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Water fit for human consumption is called potable water or drinking water. Water that is not fit for drinking but is not harmful for humans when used for recreational purposes may be called various names including treated recreational water or natural water. In Western Australia different types of water are regulated or monitored by different government departments.
All aquatic facilities, as defined in the Health (Aquatic Facilities) Regulations 2007, must close. Pool use for essential medical / allied health requirements remain exempt.
Backyard swimming pools in a residential property are not considered a public swimming pool, however only members of the household would be permitted to access it.
Beaches are monitored by the Department of Health with support from local government.
The City’s four beaches (Bathers Beach, Leighton Beach, South Beach and Port Beach) are sampled during November to April for bacterial quality as part of the state government’s annual health swimming survey.
The City’s beaches have each recorded a green beach grade over the past years of sampling. This means that the water quality is of a high standard and is safe for swimming. The results of testing are collaborated yearly with other local governments and displayed on the healthy swimming website.
The estuary and rivers
The estuary and rivers are monitored by the Swan River Trust and Department of Water. The Swan River Trust and Department of Water, conduct routine water quality monitoring at more than 30 sites spread throughout the estuary. The Swan River Trust also monitors the water quality entering the Swan and Canning rivers.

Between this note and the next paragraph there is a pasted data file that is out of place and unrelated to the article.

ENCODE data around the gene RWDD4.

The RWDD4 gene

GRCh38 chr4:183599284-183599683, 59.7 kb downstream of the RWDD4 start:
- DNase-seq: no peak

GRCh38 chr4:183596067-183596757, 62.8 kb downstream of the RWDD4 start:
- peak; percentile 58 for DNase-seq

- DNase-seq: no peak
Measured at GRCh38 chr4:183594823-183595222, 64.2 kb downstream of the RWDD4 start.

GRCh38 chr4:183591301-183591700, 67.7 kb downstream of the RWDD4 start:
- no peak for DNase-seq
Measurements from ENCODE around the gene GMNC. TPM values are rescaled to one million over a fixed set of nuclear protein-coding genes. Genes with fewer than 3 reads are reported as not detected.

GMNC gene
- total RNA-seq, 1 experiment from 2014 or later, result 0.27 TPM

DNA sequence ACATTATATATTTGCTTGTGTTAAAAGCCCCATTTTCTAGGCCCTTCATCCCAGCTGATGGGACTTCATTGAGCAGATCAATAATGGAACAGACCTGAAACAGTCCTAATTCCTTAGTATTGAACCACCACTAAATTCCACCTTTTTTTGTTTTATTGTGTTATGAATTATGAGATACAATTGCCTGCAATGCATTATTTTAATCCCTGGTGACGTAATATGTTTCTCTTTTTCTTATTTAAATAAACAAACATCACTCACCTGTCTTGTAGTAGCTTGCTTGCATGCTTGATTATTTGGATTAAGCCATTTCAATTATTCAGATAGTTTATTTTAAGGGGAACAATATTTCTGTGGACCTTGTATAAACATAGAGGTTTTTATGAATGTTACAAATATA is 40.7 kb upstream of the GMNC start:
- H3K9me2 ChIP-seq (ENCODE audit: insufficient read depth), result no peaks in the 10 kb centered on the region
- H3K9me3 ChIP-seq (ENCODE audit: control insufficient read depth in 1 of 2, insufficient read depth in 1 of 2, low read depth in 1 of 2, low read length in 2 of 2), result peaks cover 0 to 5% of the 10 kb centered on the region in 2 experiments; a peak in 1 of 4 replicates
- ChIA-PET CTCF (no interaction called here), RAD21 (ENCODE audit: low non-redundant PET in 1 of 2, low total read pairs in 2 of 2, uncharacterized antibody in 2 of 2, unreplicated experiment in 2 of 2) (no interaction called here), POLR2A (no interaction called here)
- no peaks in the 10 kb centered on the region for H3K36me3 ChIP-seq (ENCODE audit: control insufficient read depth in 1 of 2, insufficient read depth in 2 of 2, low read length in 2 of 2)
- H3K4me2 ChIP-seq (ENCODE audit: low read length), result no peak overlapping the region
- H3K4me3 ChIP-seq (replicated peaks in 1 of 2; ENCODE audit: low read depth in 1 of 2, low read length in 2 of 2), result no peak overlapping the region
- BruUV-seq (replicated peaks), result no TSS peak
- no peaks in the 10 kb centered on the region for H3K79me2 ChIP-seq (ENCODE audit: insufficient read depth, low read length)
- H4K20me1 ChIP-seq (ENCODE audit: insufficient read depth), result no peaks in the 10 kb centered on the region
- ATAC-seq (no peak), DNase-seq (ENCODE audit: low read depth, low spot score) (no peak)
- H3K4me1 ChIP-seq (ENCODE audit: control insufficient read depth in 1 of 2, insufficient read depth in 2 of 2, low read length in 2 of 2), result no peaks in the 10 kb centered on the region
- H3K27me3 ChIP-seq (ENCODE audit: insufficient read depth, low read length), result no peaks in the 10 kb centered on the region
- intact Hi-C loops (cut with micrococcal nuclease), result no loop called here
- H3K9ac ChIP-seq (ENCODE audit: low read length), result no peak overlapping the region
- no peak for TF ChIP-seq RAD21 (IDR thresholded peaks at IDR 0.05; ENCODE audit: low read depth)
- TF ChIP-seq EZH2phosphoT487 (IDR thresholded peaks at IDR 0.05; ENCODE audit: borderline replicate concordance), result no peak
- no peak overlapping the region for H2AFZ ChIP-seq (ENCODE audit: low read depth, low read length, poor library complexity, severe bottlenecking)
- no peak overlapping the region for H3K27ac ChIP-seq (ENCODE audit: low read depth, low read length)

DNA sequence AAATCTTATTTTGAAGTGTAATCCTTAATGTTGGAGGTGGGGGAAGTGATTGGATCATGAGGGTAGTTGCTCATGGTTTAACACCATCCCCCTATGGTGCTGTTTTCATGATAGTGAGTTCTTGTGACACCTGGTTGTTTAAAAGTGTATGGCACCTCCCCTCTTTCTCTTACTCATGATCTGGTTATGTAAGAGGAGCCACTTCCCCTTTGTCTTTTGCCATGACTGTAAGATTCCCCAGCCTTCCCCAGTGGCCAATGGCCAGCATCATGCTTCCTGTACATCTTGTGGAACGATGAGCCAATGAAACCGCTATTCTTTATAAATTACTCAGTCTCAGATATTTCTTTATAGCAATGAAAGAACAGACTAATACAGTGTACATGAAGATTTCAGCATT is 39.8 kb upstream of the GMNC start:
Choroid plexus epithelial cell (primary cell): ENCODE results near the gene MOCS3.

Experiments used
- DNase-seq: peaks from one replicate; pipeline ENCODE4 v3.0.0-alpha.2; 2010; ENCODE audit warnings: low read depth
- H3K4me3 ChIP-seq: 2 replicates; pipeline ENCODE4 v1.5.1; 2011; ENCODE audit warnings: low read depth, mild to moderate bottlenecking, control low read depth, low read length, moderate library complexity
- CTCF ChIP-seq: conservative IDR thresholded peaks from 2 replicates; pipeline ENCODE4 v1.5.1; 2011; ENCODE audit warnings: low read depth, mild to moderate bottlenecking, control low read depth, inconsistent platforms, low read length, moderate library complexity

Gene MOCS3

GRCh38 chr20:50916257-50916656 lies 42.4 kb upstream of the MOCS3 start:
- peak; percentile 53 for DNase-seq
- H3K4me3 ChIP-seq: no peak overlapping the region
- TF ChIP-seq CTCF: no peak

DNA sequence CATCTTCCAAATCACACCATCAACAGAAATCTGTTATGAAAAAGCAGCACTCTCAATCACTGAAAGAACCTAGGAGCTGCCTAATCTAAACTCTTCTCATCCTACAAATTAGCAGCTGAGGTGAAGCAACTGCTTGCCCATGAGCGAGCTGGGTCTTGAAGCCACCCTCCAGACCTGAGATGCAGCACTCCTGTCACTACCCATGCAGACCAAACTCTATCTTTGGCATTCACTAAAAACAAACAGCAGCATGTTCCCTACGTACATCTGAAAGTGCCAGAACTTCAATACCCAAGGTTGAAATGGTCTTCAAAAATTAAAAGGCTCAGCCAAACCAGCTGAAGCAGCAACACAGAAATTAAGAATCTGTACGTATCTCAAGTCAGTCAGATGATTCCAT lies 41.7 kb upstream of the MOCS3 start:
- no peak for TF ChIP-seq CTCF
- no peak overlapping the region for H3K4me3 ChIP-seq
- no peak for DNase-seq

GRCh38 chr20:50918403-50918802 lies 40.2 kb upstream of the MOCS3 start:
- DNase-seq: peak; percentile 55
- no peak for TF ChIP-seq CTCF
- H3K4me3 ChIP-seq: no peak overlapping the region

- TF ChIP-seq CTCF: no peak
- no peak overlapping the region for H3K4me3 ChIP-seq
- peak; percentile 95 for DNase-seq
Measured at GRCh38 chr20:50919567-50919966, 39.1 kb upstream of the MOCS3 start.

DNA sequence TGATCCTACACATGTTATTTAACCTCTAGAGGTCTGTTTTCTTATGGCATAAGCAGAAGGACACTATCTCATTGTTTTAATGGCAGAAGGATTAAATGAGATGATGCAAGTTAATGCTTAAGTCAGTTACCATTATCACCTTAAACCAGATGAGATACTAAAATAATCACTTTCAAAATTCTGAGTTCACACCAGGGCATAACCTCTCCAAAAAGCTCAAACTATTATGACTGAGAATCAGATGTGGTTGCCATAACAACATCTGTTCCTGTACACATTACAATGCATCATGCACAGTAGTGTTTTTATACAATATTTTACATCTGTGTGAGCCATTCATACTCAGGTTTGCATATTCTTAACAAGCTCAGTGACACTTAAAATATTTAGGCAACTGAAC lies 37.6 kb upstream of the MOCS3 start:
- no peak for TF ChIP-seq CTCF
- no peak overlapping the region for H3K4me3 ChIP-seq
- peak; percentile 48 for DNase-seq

For further information on natural waterways visit The Department of Water and Environmental Regulation website.
Scheme water is supplied and tested by the Water Corporation of Western Australia, managed by the Department of Water and regulated by the Department of Health.
For information on drinking water, guidelines and links to resources, visit the Department of Health’s website. Or for information on the supply and monitoring of drinking water visit the water quality section of the Water Corporations website.
Rain water tanks
Rain water tanks are an excellent source of providing non-potable water to your household for the toilet and laundry, washing your car and watering the garden.
In terms of the City's position on water sustainability for new developments, please refer to local planning policy 2.2 part A clause 3 and part B - Water. The City's policy recommends that new lots developments include installation of at least a 3000 litre rainwater tank plumbed to the toilet or washing machine.
The Department of Health’s website has more information on rain water collection.